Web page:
Holding that the High Court overstepped in the said matter, the bench said:

“When the prosecution relies upon the materials, strict standard of proof is not to be applied at the stage of issuance of summons nor to examine the probable defence which the accused may take. All that the court is required to do is to satisfy itself as to whether there are sufficient grounds for proceeding.”

Stating that while hearing revision under Section 397 Cr.P.C., the High Court does not sit as an appellate court and will not reappreciate the evidence unless the judgment of the lower court suffers from perversity, the bench said:

“materials produced by the prosecution ought not to have been brushed aside by the learned Single Judge to quash the order of issuance of summons to the respondent-accused. As to whether these evidences are sufficient to sustain the conviction of the respondent-accused or whether he has a plausible defence or explanation is the matter to be considered at the stage of trial. The learned Single Judge ought not to have weighed the merits of the case at the initial stage of issuance of summons to the accused.”

The Court explained that while taking cognizance of an offence based upon a police report, it is the satisfaction of the Magistrate that there is sufficient ground to proceed against the accused and when the satisfaction of the Magistrate was based on the charge sheet and the materials placed before him, the satisfaction cannot be said to be erroneous or perverse and the satisfaction ought not to have been interfered with.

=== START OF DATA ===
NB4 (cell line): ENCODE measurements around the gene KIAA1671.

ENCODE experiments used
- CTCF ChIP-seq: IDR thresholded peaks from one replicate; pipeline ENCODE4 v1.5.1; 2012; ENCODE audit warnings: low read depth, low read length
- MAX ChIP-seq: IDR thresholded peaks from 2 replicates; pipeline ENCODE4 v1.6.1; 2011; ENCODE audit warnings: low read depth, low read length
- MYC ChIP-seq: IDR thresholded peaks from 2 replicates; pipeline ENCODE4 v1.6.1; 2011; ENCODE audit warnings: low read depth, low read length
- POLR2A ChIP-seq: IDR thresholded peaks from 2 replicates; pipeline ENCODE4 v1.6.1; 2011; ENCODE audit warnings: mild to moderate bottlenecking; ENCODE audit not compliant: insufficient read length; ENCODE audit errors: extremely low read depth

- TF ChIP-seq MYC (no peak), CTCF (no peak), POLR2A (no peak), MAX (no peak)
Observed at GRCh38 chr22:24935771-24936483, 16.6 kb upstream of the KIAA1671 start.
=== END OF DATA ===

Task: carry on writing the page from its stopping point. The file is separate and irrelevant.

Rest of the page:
It was, hence, held that the High Court committed a serious error in going into the merits and  demerits of the case and hence, the impugned order was set aside. [State of Gujarat v. Afroz Mohammed Hasanfatta, 2019 SCC OnLine SC 132, decided on 05.02.2019]

Case BriefsHigh Courts

Bombay High Court: A Single Judge Bench comprising of Shalini Phansalkar Joshi, J. heard a petition challenging the order of the trial court that had allowed admission of letters by the respondent as secondary evidence. The petitioner contended that there was nothing on record to show that those letters had been issued by the respondent and the respondent’s contention that they were in the possession of the petitioner was also not true. Therefore, the petitioner requested that the application seeking request to produce letters in the form of secondary evidence be rejected.

The Court upheld the decision of the trial court allowing the respondent to produce secondary evidence stating that the necessary foundation for production of the secondary evidence had been established but merely because the respondent was allowed to lead secondary evidence does not imply that they will be exhibited or admitted in evidence.

Therefore, the issue as to admitting them in evidence had been left open by the trial court and the High Court to be dealt with at an appropriate stage and the petition was dismissed. [Rajendra Mahadev Todkar v. M/s Paranjape Schemes (Construction) Company Limited, 2018 SCC OnLine Bom 15, order dated 05-01-2018]